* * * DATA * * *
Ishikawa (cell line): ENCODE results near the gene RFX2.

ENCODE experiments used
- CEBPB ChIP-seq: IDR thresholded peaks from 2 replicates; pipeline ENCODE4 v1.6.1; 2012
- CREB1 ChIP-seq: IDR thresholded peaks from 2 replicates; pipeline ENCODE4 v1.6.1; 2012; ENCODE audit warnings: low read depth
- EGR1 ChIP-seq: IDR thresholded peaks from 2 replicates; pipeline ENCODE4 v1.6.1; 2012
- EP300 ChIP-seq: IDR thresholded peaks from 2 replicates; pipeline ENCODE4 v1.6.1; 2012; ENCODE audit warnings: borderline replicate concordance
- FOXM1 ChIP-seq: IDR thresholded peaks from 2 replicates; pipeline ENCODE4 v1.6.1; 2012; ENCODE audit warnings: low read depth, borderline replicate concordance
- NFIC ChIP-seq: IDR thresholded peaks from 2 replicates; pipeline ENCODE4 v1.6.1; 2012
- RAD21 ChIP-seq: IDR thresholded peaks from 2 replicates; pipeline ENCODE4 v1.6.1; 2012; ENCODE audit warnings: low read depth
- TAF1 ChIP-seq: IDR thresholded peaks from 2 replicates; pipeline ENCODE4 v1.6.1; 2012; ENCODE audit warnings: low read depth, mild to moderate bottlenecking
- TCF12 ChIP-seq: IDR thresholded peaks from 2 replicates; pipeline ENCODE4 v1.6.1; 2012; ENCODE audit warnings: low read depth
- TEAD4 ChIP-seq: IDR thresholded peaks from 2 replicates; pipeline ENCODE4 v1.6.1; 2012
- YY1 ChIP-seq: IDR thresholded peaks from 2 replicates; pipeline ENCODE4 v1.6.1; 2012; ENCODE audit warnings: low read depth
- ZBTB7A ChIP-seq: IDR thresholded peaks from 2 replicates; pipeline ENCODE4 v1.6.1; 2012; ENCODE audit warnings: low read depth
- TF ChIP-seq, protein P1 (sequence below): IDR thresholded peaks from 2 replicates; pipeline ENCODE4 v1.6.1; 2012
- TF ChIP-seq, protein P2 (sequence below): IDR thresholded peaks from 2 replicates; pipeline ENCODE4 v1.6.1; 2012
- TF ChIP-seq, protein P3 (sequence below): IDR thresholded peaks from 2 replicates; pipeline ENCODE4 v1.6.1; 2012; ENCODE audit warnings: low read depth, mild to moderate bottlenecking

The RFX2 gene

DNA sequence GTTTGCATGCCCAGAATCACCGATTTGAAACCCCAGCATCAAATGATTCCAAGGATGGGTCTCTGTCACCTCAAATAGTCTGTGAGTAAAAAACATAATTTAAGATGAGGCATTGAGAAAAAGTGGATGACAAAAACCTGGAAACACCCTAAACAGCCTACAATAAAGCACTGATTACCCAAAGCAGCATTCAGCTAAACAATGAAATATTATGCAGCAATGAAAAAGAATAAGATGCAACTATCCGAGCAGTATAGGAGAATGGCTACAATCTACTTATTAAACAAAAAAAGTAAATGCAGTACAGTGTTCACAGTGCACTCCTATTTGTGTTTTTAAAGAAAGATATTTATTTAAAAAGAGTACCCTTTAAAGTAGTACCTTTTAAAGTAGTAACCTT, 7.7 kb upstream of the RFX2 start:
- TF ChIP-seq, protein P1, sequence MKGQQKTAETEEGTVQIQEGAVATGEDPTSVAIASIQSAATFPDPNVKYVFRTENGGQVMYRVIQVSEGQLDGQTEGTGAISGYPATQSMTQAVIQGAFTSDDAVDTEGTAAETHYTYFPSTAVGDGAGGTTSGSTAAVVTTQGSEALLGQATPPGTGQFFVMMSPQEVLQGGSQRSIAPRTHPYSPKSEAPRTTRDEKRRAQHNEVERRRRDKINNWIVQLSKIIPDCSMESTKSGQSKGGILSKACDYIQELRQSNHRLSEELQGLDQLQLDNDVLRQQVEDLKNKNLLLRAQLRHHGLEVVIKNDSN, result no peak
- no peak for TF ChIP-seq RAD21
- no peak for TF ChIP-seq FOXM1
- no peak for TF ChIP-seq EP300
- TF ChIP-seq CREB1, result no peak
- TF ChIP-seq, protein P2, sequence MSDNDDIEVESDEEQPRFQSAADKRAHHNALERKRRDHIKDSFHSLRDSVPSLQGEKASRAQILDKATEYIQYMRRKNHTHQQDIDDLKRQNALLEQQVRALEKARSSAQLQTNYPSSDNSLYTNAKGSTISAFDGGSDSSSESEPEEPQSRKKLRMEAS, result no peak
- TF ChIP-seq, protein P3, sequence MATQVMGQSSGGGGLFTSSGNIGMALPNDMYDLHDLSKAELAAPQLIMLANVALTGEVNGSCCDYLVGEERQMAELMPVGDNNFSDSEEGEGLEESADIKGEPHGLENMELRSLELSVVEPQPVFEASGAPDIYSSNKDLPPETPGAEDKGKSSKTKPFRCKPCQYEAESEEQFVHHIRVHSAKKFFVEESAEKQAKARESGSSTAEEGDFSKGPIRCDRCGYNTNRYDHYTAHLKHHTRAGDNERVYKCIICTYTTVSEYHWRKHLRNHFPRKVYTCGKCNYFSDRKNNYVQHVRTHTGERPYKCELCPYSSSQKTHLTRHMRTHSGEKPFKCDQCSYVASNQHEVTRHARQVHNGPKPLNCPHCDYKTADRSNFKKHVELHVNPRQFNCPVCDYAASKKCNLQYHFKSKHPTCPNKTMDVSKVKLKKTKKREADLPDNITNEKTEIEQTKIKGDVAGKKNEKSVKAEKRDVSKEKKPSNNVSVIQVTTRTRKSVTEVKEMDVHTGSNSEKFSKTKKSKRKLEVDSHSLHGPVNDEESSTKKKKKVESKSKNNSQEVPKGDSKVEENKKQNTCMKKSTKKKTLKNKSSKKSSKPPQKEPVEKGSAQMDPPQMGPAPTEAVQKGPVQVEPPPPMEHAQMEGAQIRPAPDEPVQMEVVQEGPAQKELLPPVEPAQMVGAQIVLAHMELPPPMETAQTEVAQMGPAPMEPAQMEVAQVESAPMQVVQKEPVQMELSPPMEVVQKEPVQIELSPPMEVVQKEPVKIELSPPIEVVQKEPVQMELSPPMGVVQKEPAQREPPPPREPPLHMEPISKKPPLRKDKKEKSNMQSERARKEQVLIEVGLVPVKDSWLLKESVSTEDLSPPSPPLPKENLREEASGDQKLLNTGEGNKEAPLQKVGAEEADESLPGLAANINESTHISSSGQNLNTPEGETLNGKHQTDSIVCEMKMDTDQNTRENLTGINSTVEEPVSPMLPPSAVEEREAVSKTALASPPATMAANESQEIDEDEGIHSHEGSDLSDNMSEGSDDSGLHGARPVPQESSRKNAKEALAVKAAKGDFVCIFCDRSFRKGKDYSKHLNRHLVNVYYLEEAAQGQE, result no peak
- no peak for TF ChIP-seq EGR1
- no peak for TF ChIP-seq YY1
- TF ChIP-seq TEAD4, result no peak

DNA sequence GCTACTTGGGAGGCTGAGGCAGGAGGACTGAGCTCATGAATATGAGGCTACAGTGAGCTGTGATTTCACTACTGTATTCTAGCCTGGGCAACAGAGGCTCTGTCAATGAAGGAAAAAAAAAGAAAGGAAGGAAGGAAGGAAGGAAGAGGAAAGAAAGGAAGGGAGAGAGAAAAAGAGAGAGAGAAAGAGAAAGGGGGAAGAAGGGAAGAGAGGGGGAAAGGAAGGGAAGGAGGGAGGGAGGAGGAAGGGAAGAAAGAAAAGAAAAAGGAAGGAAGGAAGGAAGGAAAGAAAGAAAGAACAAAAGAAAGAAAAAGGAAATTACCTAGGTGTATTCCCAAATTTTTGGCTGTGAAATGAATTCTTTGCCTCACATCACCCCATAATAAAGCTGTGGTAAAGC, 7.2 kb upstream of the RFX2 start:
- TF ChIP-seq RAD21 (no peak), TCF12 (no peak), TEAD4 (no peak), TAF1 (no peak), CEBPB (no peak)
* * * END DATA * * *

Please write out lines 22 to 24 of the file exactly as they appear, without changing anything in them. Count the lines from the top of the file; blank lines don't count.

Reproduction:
- no peak for TF ChIP-seq FOXM1
- no peak for TF ChIP-seq EP300
- TF ChIP-seq CREB1, result no peak